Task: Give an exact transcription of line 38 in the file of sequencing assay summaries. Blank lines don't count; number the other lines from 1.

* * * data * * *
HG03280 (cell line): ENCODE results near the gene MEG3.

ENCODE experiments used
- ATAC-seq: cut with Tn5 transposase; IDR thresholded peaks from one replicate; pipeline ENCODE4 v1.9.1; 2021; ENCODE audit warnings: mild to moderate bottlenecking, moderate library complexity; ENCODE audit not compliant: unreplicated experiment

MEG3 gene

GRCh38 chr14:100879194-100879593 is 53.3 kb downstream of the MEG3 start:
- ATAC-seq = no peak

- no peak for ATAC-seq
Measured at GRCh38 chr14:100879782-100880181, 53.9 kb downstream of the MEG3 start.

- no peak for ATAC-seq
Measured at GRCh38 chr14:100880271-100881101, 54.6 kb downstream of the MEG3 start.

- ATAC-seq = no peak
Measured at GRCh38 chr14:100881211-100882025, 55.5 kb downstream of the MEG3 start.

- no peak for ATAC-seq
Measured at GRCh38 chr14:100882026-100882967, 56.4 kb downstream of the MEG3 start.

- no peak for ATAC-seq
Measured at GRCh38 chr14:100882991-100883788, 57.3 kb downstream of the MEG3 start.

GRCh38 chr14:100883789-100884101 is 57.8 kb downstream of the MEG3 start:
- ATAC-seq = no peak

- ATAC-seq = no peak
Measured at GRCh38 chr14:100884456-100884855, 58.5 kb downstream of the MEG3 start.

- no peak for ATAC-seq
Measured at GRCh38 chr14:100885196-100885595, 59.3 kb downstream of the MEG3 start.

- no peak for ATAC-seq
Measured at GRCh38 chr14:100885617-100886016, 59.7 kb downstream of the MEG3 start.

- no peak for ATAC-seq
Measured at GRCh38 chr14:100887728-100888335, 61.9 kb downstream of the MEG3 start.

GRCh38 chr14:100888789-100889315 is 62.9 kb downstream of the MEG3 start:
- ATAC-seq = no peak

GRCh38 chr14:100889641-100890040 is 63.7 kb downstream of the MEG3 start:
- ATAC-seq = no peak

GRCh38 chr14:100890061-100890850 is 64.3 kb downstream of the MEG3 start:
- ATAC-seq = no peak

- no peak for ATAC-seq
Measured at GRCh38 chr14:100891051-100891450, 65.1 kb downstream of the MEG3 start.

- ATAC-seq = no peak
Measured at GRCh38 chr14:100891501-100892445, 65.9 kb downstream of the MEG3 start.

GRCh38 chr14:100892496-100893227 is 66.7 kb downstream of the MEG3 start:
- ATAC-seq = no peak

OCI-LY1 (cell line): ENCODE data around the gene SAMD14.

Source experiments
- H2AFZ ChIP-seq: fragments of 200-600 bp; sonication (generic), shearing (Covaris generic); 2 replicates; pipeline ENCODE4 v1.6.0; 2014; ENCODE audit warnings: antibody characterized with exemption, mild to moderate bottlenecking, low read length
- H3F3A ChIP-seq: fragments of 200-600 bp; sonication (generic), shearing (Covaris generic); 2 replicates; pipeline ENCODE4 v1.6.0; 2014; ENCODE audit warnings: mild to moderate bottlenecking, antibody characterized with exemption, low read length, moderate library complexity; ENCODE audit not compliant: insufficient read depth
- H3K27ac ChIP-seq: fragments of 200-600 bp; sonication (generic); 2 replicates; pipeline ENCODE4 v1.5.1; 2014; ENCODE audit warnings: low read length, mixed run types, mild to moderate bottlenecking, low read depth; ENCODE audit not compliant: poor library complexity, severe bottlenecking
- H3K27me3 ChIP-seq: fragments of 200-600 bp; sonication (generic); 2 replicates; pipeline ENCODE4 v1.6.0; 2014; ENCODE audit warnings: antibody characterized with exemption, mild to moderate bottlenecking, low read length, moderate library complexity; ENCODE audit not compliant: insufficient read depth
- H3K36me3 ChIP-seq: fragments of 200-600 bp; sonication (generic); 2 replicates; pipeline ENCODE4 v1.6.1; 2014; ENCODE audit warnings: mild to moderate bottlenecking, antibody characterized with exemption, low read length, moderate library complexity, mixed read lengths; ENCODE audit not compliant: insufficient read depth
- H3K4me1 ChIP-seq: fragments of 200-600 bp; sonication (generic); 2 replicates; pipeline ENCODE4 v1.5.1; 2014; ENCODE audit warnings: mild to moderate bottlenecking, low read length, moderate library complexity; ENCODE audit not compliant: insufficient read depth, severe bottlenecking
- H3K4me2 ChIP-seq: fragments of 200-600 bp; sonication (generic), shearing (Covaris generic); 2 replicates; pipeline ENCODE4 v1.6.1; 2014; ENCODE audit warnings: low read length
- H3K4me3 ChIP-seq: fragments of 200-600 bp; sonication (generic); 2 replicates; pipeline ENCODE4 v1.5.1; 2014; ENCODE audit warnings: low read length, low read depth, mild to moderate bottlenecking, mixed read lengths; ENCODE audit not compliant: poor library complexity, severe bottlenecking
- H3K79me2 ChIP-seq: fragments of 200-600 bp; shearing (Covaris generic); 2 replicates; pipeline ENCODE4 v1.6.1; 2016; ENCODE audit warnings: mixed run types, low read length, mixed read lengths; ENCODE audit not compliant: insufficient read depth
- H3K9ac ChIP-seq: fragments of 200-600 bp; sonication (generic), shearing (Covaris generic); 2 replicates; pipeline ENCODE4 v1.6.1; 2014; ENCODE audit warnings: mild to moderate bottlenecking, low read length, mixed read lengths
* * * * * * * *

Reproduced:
- ATAC-seq = no peak